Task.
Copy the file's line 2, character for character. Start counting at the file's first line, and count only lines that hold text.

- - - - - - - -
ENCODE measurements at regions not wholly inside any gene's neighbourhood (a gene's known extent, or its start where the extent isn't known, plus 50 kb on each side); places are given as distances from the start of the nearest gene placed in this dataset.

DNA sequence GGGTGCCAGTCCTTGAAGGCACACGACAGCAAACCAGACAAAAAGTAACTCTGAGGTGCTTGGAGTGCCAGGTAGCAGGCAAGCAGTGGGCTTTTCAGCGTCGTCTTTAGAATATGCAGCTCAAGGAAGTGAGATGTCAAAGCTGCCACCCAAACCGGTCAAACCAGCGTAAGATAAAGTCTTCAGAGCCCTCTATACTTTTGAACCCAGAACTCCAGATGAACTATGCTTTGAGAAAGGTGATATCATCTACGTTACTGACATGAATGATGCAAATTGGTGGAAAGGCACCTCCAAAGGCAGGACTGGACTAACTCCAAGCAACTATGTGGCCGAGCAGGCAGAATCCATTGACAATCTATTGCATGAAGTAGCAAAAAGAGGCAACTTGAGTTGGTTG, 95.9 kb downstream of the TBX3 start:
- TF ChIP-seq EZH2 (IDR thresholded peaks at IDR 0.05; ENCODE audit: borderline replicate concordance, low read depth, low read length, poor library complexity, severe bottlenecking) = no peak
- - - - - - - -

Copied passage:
DNA sequence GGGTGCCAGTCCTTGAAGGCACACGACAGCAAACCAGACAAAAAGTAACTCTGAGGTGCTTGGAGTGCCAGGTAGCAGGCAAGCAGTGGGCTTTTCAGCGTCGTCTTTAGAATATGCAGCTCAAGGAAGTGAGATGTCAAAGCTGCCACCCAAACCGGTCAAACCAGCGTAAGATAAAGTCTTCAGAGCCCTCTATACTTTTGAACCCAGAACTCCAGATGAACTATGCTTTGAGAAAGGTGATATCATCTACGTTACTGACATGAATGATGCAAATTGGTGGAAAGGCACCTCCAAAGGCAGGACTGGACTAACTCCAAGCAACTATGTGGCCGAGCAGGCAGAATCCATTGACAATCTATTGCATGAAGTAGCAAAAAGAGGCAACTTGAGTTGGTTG, 95.9 kb downstream of the TBX3 start: